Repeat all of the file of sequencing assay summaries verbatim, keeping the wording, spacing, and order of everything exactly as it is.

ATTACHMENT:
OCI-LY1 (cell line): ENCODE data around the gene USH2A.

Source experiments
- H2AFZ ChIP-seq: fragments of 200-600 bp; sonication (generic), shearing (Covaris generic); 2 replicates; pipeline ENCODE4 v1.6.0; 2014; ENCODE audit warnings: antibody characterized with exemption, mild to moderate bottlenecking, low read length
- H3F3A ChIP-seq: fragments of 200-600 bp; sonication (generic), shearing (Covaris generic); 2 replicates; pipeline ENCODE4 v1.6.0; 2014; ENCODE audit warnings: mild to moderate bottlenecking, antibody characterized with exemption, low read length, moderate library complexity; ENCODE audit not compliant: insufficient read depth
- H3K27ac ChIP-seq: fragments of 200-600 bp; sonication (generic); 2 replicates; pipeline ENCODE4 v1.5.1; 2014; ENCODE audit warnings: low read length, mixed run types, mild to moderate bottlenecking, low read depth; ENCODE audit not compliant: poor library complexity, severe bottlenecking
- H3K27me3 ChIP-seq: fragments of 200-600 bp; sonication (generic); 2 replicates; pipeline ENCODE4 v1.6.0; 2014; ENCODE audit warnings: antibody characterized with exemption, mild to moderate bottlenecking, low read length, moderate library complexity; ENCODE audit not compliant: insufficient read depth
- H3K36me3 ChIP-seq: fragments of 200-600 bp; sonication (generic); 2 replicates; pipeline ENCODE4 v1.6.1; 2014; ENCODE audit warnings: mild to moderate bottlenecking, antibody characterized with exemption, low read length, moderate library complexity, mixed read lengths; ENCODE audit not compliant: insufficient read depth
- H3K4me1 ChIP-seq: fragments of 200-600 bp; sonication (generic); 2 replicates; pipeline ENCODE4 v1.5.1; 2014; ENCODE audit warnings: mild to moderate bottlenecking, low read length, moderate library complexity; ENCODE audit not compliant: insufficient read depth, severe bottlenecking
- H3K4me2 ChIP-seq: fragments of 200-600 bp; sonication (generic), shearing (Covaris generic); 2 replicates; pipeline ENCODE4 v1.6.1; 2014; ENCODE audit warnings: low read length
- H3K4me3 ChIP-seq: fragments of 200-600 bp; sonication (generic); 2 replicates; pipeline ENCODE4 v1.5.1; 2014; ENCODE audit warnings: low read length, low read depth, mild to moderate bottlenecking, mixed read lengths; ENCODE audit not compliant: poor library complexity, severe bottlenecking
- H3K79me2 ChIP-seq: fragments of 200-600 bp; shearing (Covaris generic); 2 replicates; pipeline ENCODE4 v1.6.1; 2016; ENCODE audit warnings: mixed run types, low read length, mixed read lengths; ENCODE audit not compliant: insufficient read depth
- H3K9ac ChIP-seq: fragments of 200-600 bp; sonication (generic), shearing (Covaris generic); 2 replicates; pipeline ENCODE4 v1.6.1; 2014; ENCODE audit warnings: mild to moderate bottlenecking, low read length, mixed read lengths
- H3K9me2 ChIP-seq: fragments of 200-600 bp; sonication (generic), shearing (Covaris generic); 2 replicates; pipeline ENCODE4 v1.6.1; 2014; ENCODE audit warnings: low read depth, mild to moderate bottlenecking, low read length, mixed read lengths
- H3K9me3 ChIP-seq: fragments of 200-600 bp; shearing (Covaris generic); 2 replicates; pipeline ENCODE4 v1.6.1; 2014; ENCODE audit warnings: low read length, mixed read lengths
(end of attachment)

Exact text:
OCI-LY1 (cell line): ENCODE data around the gene USH2A.

Source experiments
- H2AFZ ChIP-seq: fragments of 200-600 bp; sonication (generic), shearing (Covaris generic); 2 replicates; pipeline ENCODE4 v1.6.0; 2014; ENCODE audit warnings: antibody characterized with exemption, mild to moderate bottlenecking, low read length
- H3F3A ChIP-seq: fragments of 200-600 bp; sonication (generic), shearing (Covaris generic); 2 replicates; pipeline ENCODE4 v1.6.0; 2014; ENCODE audit warnings: mild to moderate bottlenecking, antibody characterized with exemption, low read length, moderate library complexity; ENCODE audit not compliant: insufficient read depth
- H3K27ac ChIP-seq: fragments of 200-600 bp; sonication (generic); 2 replicates; pipeline ENCODE4 v1.5.1; 2014; ENCODE audit warnings: low read length, mixed run types, mild to moderate bottlenecking, low read depth; ENCODE audit not compliant: poor library complexity, severe bottlenecking
- H3K27me3 ChIP-seq: fragments of 200-600 bp; sonication (generic); 2 replicates; pipeline ENCODE4 v1.6.0; 2014; ENCODE audit warnings: antibody characterized with exemption, mild to moderate bottlenecking, low read length, moderate library complexity; ENCODE audit not compliant: insufficient read depth
- H3K36me3 ChIP-seq: fragments of 200-600 bp; sonication (generic); 2 replicates; pipeline ENCODE4 v1.6.1; 2014; ENCODE audit warnings: mild to moderate bottlenecking, antibody characterized with exemption, low read length, moderate library complexity, mixed read lengths; ENCODE audit not compliant: insufficient read depth
- H3K4me1 ChIP-seq: fragments of 200-600 bp; sonication (generic); 2 replicates; pipeline ENCODE4 v1.5.1; 2014; ENCODE audit warnings: mild to moderate bottlenecking, low read length, moderate library complexity; ENCODE audit not compliant: insufficient read depth, severe bottlenecking
- H3K4me2 ChIP-seq: fragments of 200-600 bp; sonication (generic), shearing (Covaris generic); 2 replicates; pipeline ENCODE4 v1.6.1; 2014; ENCODE audit warnings: low read length
- H3K4me3 ChIP-seq: fragments of 200-600 bp; sonication (generic); 2 replicates; pipeline ENCODE4 v1.5.1; 2014; ENCODE audit warnings: low read length, low read depth, mild to moderate bottlenecking, mixed read lengths; ENCODE audit not compliant: poor library complexity, severe bottlenecking
- H3K79me2 ChIP-seq: fragments of 200-600 bp; shearing (Covaris generic); 2 replicates; pipeline ENCODE4 v1.6.1; 2016; ENCODE audit warnings: mixed run types, low read length, mixed read lengths; ENCODE audit not compliant: insufficient read depth
- H3K9ac ChIP-seq: fragments of 200-600 bp; sonication (generic), shearing (Covaris generic); 2 replicates; pipeline ENCODE4 v1.6.1; 2014; ENCODE audit warnings: mild to moderate bottlenecking, low read length, mixed read lengths
- H3K9me2 ChIP-seq: fragments of 200-600 bp; sonication (generic), shearing (Covaris generic); 2 replicates; pipeline ENCODE4 v1.6.1; 2014; ENCODE audit warnings: low read depth, mild to moderate bottlenecking, low read length, mixed read lengths
- H3K9me3 ChIP-seq: fragments of 200-600 bp; shearing (Covaris generic); 2 replicates; pipeline ENCODE4 v1.6.1; 2014; ENCODE audit warnings: low read length, mixed read lengths